How Economics Forgot History: The Problem of Historical Specificity in Social Science by Geoffrey M HodgsonHow Economics Forgot History: The Problem of Historical Specificity in Social Science by Geoffrey M Hodgson

How Economics Forgot History: The Problem of Historical Specificity in Social Science

byGeoffrey M HodgsonEditorGeoffrey M Hodgson

Paperback | October 12, 2001

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In arguably his most important book to date, Hodgson calls into question the tendency of economic method to try and explain all economic phenomena by using the same catch-all theories and dealing in universal truths. He argues that you need different theories to analyze different economic phenomena and systems and that historical context must be taken into account.

Hodgson argues that the German Historical School was key in laying the foundations for the work of the pioneer institutional economists, who themselves are gaining currency today; and that the growing interest in this school of thought is contributing to a more complete understanding of socio-economic theory.
Geoffrey M. Hodgson is a Research Professor in Business Studies at the University of Hertfordshire. He has published widely in the academic journals and his previous books includeEconomics and Utopia(Routledge, 1999)
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Title:How Economics Forgot History: The Problem of Historical Specificity in Social ScienceFormat:PaperbackDimensions:444 pages, 9.21 × 6.14 × 2.6 inPublished:October 12, 2001Publisher:Taylor and FrancisLanguage:English

The following ISBNs are associated with this title:

ISBN - 10:0415257174

ISBN - 13:9780415257176

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Reviews

Editorial Reviews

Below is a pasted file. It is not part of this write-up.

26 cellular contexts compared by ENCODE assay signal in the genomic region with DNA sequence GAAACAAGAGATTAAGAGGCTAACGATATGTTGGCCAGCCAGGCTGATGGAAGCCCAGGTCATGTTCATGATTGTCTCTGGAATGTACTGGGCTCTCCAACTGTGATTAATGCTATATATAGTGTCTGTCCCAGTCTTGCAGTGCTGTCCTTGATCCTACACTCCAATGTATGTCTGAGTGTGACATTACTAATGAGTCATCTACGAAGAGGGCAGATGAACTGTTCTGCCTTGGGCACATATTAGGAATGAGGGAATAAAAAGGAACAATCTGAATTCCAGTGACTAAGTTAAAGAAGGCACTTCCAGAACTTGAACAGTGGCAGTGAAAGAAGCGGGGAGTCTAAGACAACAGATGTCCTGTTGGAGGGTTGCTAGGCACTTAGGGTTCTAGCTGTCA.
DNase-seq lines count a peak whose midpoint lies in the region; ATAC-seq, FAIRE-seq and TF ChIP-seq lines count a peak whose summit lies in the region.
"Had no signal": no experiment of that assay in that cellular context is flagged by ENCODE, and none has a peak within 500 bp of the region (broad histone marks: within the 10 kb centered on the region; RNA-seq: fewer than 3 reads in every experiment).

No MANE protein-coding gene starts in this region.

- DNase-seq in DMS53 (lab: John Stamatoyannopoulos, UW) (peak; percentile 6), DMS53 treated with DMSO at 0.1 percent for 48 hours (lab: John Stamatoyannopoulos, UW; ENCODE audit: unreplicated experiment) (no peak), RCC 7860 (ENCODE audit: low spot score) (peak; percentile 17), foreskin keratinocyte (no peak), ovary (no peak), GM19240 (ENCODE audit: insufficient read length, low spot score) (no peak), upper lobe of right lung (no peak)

'I tremendously enjoyed reading this book. Geoffrey Hodgson ... tells a fascinating tale of how economics and social science more generally became abstract and formalistic sciences with little interest in historical and institutional particularities and he develops the beginnings of an account of how the perceived shortcomings may be ameliorated ... Hodgson has done a great job in drawing attention to the fact that economic laws are true only on account of particular arrangements of institutional and cultural facts. He has written an exciting history of how this matter has been treated in the economic literature from Marx to the present day.' - Julian Reiss, Economic History Services 'An outstanding book [which] has both depth and breadth [and] is fun to read, in part because Hodgson is an excellent writer and scholar ... This is a five star text - clearly an excellent choice for individual reading and use in graduate courses in both history of thought and institutional economics.' - Professor Doug Brown (Northern Arizona University, USA), Journal of Economic Issues, 'An important contribution towards understanding the apparent confusion of economic thinking' - Professor Roger Backhouse (University of Birmingham, UK), Journal of the History of Economics 'Hodgson provides us with specific discussions on topics that can otherwise seem discouragingly abstract, and sometimes obscure! His book raises several provocative and important questions which should be recommendation enough to read.' - Dr Cristel De Rouvray (London School of Economics, UK), Business History 'A wonderful work of intellectual retrieval and redemption that brings back to life a now altogether obscure and increasingly forgotten trend in the evolution of the social sciences. Through great erudition, stylistic care and virtuosity, and splendid documentation and notation, Hodgson re-animates the historically grounded argumentation of earlier generations of economists who sought to frame their work less in terms of a general theory of human behavior and more with reference to the significance of historical change and detail.' - Professor Michael Bernstein (University of California, San Diego, USA), Business History Review 'All those who have felt uneasy about the economic-development doctrine that has been laid down over the past fifty years by the high priests of professional economics ... will find solace and vindication in Geoffrey Hodgson's brilliant book.' - Professor George C. Lodge (Harvard Business School, USA), Challenge